For The Record | Issue 21
I will begin with a confession, perhaps even a blooming one. I came up with the title of this column long before I sat down, tired and aching after a particularly gruelling and ultimately pointless economics tutorial, and wrote the piece. I often do that — dream up a title first, that is, not waste time listening to an un-ironic celebration of laissez-faire capitalism. I believe that titles are an essential part of any art, and are far too often misused. I understand that by brutally judging titles, and of course covers, I am potentially missing out on some wonderful, albeit poorly-branded, work. But a man’s got to stick to his morals, no matter how shallow they are.
Before I begin the article proper, I would like to sincerely apologise for my lack of actual music recommendations. While I certainly enjoy sitting in front of my laptop at four in the morning wired on over-the-counter speed and sickly sweet mochaccinos, rambling on about things that seem meaningful on an early morning high but fare much worse in the cruel light of day, I must acknowledge the fact that my columns have done little to improve or increase your musical library. That all ends now. It’s only 11:30 at night, and I haven’t had a No-Doz or a coffee since yesterday. Bring on the music.
Back to my love of appropriate titling… In the past few months, I’ve encountered two records that are so well-titled I almost want to write fan-mail. Almost. Beach House’s fourth studio album is called Bloom, and while I would hate to write something as cringe-worthy as “the Baltimore dream-pop duo have really bloomed over the course of their eight-year career”, I might be tempted to make a flower reference and conjure a Technicolour image of a poppy spreading its petals.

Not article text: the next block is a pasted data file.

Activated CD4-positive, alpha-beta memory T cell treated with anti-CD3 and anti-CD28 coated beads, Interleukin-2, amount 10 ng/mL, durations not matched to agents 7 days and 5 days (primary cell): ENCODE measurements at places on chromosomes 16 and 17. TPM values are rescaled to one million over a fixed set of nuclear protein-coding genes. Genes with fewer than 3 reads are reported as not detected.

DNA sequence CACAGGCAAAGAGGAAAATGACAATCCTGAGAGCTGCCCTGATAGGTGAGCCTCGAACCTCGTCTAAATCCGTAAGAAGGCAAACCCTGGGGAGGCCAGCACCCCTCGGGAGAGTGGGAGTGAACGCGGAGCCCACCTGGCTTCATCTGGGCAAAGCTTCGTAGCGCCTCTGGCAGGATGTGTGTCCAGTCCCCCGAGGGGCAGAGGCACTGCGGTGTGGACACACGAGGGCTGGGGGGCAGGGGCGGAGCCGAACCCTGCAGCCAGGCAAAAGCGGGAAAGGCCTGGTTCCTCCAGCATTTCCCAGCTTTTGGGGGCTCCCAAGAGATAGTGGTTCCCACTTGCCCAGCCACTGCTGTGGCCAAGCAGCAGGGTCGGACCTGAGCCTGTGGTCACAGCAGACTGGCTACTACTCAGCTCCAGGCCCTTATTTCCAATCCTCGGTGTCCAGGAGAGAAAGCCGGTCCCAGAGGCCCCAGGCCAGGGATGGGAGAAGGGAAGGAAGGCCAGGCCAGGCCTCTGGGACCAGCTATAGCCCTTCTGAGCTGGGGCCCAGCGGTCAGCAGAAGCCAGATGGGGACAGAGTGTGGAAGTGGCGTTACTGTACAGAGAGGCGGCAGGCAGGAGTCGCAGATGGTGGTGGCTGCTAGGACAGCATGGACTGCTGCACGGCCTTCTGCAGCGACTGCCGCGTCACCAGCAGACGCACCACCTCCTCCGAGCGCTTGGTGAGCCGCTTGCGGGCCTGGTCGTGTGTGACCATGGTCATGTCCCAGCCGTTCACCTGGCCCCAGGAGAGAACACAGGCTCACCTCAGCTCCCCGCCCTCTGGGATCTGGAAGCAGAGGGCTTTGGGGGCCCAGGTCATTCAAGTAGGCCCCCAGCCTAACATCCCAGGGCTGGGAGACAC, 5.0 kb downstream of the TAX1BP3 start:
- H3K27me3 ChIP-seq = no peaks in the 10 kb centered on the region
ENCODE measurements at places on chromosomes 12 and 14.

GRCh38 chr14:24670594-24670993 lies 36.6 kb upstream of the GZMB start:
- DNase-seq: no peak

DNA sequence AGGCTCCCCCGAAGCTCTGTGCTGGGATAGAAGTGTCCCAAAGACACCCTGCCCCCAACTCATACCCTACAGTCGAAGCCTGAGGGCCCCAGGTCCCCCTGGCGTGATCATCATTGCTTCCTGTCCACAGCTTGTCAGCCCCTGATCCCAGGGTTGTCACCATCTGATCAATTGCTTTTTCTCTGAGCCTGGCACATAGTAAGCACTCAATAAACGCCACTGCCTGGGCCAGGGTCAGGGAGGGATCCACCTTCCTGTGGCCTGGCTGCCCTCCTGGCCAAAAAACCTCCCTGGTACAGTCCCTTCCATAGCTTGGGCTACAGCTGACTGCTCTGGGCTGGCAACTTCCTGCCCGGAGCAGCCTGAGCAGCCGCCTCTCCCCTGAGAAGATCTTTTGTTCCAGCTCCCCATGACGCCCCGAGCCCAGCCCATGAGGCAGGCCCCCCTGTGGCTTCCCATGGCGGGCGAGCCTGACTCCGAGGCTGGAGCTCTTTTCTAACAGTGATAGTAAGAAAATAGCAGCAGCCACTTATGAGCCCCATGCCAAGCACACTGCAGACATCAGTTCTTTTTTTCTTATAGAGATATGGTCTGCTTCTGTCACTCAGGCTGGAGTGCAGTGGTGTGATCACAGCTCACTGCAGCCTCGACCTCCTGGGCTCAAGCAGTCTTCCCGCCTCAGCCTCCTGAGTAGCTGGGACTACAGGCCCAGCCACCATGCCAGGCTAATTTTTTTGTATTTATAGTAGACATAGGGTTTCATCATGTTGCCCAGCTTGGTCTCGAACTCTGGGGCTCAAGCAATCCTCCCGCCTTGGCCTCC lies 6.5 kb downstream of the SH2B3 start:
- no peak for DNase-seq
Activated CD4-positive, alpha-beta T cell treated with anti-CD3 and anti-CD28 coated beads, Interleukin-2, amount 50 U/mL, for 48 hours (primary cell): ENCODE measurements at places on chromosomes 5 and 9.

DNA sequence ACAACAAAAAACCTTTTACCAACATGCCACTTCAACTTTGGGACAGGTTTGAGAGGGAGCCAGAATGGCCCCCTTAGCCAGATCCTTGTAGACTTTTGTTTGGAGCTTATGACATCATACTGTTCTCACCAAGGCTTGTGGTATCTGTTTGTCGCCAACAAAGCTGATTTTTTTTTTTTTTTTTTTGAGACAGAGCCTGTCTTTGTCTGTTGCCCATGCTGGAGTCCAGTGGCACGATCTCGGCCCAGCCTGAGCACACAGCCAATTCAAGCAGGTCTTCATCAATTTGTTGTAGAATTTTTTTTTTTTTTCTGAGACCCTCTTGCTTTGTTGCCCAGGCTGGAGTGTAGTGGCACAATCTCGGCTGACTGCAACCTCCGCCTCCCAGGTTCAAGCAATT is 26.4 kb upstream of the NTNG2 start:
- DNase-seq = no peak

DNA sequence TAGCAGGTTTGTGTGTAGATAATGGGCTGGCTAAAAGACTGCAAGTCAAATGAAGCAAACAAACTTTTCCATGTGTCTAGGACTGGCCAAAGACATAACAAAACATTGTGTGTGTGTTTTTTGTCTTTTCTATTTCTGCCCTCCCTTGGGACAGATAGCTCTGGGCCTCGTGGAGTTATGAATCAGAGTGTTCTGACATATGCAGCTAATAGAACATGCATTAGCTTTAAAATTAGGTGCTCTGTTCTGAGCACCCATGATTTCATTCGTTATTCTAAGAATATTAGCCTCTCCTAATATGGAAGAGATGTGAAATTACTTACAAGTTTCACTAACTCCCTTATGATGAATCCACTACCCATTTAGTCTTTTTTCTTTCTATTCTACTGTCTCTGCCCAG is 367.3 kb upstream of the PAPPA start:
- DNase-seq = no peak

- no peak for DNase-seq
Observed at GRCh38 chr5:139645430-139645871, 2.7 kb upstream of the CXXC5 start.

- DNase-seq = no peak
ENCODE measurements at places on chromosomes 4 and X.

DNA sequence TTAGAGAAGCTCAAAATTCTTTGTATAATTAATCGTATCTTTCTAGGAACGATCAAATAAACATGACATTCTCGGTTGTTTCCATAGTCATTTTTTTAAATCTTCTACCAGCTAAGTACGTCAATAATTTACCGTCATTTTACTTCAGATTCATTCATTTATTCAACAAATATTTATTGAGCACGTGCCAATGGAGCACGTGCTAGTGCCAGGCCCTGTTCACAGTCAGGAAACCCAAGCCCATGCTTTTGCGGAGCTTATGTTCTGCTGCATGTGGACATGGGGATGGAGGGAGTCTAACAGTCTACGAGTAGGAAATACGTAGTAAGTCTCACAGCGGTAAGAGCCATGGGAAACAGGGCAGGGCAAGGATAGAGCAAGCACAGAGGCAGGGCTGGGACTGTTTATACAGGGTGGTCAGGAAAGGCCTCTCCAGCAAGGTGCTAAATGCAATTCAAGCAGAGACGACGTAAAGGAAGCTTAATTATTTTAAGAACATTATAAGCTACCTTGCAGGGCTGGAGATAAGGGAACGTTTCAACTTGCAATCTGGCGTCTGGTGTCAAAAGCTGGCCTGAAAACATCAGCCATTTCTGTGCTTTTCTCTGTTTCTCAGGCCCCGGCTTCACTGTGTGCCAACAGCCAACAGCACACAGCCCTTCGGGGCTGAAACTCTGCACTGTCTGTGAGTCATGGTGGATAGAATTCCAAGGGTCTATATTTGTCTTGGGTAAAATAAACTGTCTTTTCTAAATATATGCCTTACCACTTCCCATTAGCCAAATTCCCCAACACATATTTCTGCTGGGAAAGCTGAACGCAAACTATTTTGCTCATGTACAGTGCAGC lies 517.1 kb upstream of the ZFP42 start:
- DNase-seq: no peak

Bloom is moonlight music. It’s for midnight people and insomniacs, who need a burst of phosphorescent ecstasy even more then they need to sleep. To call Bloom beautiful would be like describing Monet’s “Water Lilies” as pretty: a gross, frankly insulting understatement.
Twin Shadow’s sophomore recording Confess is as brash as Bloom is subtle, but it couldn’t be better titled. The album is an intimate and self-reflective affair, yet at the same time an unabashed tribute to Eighties hedonism and exaggeration. Blast the album in your car while exceeding the speed limit. It don’t get no better than this.
For the record, both ‘Bloom’ and ‘Confess’ are among the top albums released this year and deserve your full attention. I plead that you experience them in full: start-to-finish, no skipping, no pausing. You’ll thank me later.